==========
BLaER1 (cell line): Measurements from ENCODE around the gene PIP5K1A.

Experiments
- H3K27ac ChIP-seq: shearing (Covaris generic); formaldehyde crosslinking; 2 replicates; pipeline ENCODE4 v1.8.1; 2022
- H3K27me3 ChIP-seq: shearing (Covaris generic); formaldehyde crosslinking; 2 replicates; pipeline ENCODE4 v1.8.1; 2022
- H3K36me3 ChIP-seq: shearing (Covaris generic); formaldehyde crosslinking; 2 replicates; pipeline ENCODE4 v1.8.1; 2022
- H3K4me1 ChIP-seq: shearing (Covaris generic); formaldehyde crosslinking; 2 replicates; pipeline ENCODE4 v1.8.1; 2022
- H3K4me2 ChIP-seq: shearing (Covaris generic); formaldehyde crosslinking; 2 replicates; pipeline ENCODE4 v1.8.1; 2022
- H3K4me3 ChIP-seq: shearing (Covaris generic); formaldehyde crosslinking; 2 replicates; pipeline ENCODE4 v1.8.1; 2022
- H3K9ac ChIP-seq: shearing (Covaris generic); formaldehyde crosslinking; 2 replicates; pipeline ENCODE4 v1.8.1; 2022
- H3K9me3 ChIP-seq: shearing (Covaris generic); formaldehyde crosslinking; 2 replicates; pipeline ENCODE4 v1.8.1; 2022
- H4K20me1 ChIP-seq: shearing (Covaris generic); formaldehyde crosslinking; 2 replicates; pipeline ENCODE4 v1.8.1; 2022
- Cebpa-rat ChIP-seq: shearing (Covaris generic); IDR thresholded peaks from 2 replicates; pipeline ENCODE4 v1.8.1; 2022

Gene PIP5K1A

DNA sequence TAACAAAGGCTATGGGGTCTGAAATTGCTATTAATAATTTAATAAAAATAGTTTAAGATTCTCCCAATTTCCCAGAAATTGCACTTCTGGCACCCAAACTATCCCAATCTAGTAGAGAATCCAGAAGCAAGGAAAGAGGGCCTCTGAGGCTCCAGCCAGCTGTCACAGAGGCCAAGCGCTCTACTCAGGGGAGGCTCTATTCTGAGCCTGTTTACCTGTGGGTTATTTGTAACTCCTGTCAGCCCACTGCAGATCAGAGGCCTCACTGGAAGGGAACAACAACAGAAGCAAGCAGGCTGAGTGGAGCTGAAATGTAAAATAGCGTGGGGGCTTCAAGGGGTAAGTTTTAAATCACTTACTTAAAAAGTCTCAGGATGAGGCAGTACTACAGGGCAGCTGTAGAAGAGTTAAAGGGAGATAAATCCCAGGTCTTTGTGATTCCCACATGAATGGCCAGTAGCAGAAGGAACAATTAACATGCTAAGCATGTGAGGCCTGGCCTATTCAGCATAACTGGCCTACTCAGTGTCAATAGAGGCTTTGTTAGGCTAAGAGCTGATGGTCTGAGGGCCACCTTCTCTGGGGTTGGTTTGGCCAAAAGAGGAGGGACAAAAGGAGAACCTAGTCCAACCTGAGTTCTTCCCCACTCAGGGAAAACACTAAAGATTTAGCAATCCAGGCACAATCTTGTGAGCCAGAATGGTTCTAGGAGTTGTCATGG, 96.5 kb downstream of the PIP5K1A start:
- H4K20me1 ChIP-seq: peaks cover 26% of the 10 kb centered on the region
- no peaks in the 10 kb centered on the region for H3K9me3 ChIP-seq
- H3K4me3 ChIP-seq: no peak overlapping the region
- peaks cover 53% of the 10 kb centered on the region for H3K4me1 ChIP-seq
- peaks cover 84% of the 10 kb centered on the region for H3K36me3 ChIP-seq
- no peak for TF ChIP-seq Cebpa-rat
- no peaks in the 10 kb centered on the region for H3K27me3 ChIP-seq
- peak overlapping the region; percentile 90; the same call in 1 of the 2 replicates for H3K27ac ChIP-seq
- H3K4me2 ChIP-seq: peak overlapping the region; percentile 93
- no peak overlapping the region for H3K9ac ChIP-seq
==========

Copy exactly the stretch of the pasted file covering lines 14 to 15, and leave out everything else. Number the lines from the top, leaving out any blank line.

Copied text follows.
DNA sequence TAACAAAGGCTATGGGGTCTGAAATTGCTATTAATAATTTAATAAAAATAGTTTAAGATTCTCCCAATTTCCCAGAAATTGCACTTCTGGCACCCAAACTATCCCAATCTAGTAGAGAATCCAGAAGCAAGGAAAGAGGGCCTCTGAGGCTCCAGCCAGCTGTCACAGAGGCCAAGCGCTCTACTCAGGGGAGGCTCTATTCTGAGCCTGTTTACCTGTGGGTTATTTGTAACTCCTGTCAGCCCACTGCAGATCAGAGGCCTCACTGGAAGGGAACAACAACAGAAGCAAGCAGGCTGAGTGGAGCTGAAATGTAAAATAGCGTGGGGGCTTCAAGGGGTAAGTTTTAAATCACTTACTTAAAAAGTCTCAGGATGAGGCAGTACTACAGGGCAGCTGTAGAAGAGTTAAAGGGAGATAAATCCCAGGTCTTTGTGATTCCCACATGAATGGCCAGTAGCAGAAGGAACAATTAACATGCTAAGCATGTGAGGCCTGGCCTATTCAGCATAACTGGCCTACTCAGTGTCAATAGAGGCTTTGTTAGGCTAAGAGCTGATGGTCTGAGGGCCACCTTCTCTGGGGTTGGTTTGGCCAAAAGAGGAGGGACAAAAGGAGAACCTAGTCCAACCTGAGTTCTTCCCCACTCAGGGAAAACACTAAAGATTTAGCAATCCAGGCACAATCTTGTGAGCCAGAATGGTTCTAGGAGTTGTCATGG, 96.5 kb downstream of the PIP5K1A start:
- H4K20me1 ChIP-seq: peaks cover 26% of the 10 kb centered on the region